About Kids Health:  Kidneys and bladder (a very short anatomical animation)

A journey through the nephron

Excretory system by Make Me Genius

Urinary system by Brain Pop

Valentine candy in ice balloons

Ice balloon with Valentine candy Ice balloon with Valentine candy Ice balloon with Valentine candy

We made more ice balloons during the last cold spell, but we wanted to make them differently.  So this time, we did not add any food coloring.  Instead, we added a different type of Valentine candy in each and used plain tap water.

IMG_3417We used 3 different types of candy: jelly heart candies (pink and red), hard heart candies (red), and sweet and sour candies (pale colors).

Both the jelly heart candies and the hard heart candies naturally added their red dye to the ice balloon.  Also, both contained oil in their ingredients, therefore the oil separated from the water and did not freeze.  So use a deep dish if you plan on freezing ice balloons with these types of candies.  The hard heart candies completely dissolved.  The jelly heart candies kept their shape, but lost much of their color and their texture changed substantially.  The sweet and sour candies became very mushy.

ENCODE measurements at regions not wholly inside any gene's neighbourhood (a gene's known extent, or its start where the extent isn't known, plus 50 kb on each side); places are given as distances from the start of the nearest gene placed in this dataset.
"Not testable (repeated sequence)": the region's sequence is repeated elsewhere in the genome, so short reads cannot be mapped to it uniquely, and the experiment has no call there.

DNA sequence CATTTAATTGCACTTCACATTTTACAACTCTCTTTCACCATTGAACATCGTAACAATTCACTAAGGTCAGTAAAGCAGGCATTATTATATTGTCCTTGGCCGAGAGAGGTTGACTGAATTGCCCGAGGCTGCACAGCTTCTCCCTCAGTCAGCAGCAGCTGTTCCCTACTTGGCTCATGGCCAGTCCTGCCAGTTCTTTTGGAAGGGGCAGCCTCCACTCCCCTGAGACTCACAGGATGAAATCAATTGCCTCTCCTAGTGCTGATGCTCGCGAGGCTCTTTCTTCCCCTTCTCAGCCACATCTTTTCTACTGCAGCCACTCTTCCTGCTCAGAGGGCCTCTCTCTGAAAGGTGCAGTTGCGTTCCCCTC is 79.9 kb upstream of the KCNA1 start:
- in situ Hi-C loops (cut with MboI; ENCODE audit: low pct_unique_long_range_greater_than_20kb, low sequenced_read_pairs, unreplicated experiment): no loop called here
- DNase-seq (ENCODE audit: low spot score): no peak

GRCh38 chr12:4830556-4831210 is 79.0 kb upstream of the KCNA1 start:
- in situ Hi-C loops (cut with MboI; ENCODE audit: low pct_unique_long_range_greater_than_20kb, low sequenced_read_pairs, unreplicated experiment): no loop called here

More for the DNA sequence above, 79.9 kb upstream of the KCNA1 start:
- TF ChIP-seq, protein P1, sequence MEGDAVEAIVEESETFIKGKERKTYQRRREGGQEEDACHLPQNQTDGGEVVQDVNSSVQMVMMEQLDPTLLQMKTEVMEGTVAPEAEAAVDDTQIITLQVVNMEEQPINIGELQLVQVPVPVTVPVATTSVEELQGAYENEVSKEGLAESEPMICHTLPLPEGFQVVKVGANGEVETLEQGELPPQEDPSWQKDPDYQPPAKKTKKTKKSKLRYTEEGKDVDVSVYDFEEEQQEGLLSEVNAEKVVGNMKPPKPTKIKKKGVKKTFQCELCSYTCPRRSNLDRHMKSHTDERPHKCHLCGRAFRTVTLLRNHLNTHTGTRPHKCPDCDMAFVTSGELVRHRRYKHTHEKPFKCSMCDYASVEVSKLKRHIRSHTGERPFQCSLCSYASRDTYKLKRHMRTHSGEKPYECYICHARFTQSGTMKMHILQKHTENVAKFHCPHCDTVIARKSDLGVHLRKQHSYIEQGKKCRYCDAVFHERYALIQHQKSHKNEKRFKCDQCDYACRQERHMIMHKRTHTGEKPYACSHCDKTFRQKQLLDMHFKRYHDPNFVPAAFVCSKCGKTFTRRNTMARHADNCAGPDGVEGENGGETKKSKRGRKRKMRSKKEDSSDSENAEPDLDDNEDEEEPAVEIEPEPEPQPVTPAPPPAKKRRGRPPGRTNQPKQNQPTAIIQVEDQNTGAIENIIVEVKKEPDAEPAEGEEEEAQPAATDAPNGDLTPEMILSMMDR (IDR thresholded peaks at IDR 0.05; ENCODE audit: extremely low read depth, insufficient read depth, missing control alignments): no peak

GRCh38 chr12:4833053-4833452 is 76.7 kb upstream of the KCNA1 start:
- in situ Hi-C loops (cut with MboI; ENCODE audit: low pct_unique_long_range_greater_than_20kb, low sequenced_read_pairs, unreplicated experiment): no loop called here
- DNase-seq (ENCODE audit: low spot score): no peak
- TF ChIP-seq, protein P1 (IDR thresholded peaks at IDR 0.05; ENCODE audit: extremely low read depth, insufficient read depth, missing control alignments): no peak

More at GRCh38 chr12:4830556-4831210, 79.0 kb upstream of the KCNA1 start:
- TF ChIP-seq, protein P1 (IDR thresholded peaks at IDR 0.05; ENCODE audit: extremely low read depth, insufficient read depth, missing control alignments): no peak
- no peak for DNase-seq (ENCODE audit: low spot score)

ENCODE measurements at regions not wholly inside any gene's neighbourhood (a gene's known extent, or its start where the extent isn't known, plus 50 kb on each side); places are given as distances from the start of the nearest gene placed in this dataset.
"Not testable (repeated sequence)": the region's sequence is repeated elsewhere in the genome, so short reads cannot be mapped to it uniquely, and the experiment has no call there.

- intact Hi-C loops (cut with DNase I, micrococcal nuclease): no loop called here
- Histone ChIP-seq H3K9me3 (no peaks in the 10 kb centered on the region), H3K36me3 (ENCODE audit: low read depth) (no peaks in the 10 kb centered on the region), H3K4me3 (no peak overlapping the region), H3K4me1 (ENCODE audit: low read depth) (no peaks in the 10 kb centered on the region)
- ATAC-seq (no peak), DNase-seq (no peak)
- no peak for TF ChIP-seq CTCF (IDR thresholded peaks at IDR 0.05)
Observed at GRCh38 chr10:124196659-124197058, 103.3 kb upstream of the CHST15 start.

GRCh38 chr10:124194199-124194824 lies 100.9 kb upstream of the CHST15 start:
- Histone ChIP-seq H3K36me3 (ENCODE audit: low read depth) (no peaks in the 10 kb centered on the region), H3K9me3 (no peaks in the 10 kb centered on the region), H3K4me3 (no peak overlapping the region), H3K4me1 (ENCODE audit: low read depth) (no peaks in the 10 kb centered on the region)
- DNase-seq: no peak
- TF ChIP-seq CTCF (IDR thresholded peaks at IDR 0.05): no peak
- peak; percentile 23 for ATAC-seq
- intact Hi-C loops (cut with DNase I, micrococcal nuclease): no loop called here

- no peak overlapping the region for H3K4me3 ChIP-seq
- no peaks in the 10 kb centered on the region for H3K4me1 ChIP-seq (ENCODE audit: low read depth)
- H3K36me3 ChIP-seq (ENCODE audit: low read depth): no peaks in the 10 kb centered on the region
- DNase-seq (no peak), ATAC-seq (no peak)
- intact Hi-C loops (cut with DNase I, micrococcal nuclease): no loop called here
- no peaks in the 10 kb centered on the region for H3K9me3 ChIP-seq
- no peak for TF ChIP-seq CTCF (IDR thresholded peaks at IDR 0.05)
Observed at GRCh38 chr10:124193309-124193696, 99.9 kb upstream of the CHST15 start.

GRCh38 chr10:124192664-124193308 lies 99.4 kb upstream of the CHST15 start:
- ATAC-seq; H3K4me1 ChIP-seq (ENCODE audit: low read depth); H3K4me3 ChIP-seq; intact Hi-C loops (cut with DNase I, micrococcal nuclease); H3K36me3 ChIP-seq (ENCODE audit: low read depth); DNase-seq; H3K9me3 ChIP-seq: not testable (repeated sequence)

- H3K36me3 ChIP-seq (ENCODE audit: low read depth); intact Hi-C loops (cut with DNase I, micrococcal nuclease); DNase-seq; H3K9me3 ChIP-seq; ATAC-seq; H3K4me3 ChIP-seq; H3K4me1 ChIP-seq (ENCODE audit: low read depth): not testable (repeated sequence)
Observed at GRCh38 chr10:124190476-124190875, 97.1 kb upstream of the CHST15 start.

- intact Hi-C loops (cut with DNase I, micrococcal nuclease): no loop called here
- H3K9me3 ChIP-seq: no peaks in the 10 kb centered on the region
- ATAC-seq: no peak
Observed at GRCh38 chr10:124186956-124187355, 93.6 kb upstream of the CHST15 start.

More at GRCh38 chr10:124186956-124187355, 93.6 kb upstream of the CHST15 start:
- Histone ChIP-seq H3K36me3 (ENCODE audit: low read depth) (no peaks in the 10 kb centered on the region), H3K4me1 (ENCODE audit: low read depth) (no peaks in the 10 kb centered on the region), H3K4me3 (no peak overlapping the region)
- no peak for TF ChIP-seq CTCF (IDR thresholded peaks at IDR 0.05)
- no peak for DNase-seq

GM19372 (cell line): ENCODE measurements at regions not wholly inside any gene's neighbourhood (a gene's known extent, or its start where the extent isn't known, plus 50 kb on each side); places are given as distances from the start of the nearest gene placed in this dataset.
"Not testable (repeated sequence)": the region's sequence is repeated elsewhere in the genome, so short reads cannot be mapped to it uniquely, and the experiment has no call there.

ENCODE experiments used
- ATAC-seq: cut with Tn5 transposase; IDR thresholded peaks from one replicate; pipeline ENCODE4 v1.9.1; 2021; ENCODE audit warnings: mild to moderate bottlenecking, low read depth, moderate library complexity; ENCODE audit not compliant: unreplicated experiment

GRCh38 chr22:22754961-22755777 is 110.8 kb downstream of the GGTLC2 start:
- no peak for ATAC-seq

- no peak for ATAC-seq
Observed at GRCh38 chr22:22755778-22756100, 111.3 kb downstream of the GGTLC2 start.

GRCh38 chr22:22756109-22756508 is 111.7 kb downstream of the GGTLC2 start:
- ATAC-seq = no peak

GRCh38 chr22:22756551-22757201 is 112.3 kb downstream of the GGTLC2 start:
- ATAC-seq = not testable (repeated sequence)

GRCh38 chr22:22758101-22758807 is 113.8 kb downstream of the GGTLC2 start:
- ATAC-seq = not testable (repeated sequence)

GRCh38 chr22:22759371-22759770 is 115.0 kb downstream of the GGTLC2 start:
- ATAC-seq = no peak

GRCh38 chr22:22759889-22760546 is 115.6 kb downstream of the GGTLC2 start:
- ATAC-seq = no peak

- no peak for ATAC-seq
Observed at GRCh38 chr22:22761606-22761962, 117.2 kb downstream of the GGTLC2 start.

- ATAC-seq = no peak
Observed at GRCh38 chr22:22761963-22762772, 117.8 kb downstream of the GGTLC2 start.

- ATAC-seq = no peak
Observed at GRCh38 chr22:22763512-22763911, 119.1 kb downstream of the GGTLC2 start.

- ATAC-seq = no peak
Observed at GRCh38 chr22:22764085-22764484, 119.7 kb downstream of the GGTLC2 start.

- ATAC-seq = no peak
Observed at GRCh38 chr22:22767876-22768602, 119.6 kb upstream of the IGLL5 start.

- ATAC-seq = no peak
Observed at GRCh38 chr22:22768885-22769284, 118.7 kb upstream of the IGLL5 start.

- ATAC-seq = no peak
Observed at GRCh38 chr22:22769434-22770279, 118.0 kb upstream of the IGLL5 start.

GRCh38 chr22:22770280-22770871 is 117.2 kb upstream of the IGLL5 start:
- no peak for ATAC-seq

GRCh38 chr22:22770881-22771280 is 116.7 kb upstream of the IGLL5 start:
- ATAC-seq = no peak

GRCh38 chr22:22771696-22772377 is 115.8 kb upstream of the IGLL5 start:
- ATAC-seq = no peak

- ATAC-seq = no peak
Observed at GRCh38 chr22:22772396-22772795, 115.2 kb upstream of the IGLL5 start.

The kids were intrigued to see the ice balloons melt because they could not wait to see what had happened to the candy.  This experiment is worth trying for the sake of observation.

Pulley fun for kids

After watching this video on pulleys (by Make Me Genius), we decided to set one up in the backyard for our kids.  We did not have an actual wheel with raised edges on both sides (to avoid the rope from slipping out), but we were able to find a ferris wheel toy that did the trick.  It was not perfect, as the step at the bottom of the toy sometimes got in the way of the rope winding around the wheel properly.  It did not really matter though, as our children got the idea of what makes a pulley and why pulleys are important.  Objective achieved!